I was there, so I can confirm that she did complain about a problematic air conditioner; her voice remains a sensitive instrument, and the ways in which she re-shapes a melodic line, slowly unfolding notes like delicate origami blooms, means that her breath and her pitch are closely responsive to their immediate environment. In some ways, her style is more suited to the rarefied immediacy of a recording studio than exposed to the unpredictable elements of background and stage noise. Her performance that night was, indeed, much less subtle and nuanced than those I’ve heard on record, although there were moments – like those mentioned in the reviews, but also in her version of “Lilac Wine” – when you could feel your heart stop beating, when the room seemed briefly suspended in time.
Given that Peter and I were almost her whole audience, and the only ones sitting up close, when she left the stage after her first set, she came over to our table. Her manner was a bit wry and ironic; I think she asked us if we had a cigarette lighter, but neither of us smoked. I think I bungled saying something complementary, about how much I enjoyed her albums. She cocked her head a little, as if unsure as to whether or not I was putting her on, looked me in the eye, and asked: “Do you have the one with Thad Jones?” I didn’t. I think she told me I should try to get hold of a copy, though it was probably out of print (which it was). He was great, she said. “A Child Is Born” is a beautiful song. And then she left us for the back of the club.
Years later, Emarcy France would reissue not one but both of her albums with Thad Jones – The Feeling Is Mutual (1965) and A Shade of Difference(1968), although they soon dropped out of print again, until Mosaic Records put them together on one limited-edition CD as The Helen Merrill–Dick Katz Sessions. It’s not just the presence of Thad Jones, but the gathering of two groups of musicians’ musicians – Jim Hall, Ron Carter (with whom Merrill would later record an incredible duo album), Pete LaRoca, Richard Davis, Elvin Jones, Gary Bartz, Hubert Laws – makes these sessions astoundingly special. Alongside her albums with Gil Evans, Bill Evans and John Lewis, I think it isn’t a stretch to call The Feeling Is Mutual her masterpiece. In the liner notes to the second record, pianist and broadcaster Marian McPartland suggests that what makes these recordings so brilliantly alluring is a lyrical tension, both within Helen Merrill’s voice and in her subtle interactions (I’d suggest) with the other musicians:
I remember vividly the first time I heard Helen Merrill sing. It was some years ago, and I was listening to the radio, late at night, while driving to New York. Suddenly I heard a voice with an unusual timbre and such poignancy that I pulled over to the side of the road to listen more closely. [. . .] The contrasts in her voice are most intriguing: on the one hand, like eggshell china, and on the other a heartfelt cry, a depth-of-the-soul moan of deep feeling.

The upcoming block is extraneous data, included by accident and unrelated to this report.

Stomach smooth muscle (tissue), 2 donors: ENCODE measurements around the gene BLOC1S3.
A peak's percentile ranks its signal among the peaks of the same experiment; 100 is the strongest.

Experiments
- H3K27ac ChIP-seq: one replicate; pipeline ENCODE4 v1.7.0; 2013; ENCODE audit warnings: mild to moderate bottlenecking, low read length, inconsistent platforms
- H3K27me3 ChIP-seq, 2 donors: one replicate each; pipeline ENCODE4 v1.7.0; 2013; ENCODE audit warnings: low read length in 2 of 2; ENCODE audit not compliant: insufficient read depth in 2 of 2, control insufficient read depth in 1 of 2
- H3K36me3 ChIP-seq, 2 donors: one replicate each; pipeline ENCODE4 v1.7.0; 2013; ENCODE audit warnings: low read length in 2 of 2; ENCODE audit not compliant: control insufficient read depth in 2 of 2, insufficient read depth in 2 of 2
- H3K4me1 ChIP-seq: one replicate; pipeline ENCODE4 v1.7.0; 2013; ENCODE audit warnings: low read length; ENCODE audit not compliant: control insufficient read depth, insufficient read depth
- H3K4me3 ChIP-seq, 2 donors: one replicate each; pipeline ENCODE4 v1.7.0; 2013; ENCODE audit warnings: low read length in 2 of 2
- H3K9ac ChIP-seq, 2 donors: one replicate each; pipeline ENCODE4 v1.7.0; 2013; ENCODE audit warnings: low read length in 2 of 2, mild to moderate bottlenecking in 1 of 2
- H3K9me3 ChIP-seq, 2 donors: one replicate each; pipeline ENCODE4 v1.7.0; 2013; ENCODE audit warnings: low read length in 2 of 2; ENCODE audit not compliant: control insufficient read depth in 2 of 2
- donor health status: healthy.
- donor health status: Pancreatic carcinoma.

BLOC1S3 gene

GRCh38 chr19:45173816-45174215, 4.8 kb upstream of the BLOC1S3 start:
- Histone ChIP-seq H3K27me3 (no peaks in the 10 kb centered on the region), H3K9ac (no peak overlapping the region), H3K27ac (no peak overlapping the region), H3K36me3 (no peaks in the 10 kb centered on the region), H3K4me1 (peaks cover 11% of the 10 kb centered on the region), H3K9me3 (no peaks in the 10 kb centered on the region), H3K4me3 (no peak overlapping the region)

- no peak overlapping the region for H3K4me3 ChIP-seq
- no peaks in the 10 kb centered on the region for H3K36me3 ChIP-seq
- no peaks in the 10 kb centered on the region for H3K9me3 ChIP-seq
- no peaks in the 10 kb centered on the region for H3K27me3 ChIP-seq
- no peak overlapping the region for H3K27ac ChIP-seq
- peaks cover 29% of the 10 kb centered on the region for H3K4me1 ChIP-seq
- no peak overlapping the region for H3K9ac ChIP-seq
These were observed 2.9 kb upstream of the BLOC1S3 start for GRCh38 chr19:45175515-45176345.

She was right, of course, about “the one with Thad Jones”; while her performance that Monday night might have been a bit marred, a bit “bruised,” there is something even in that heartfelt late effort that partakes of the idea of the cry, of crying: a grainy emollient pathos. A few years later, I tried to write about it, in a small lyric tribute of my own to Helen Merrill, which appeared in Descant in 1997; strangely, I used the same metaphor as Mark Miller, the bruise, although for him it was a fault, while for me, it is the essence of what Helen Merrill does. Late recordings, such as her duet on “My Funny Valentine” with Masabumi Kikuchi, only heighten the subtly attenuated grain of her voice, its lovely expiring.
The second gig I attended was the closing night of her Bermuda Onion run, the Saturday. My parents had come to town, to visit the CNE, and my dad offered to take us all out to dinner, so I suggested we go see Helen Merrill. He paid, which was pretty nice. The club was packed that night. She was great, a bit more showy, a bit higher energy, a bit less nuanced. Afterwards, I asked my mother what she thought. “Great legs for sixty,” she said.
Last year, I bought an autographed copy of a Japanese album, a session Helen Merrill did with Teddy Wilson – another significant pianist in the music’s history. (Helen Merrill produced a handful of solo piano albums in the seventies, including significant recordings by Tommy Flanagan and, my favourite, Roland Hanna – playing Alec Wilder.)
The signature, presumably for a couple she likely doesn’t know, reads “with much love always, Helen Merrill.” The thing is, I think she means it. What she does, what she gives, on these records and in those performances, despite whatever conditions there might be, is a genuine moment of feeling, a pathos that makes you pull your car over and listen. A kind of love.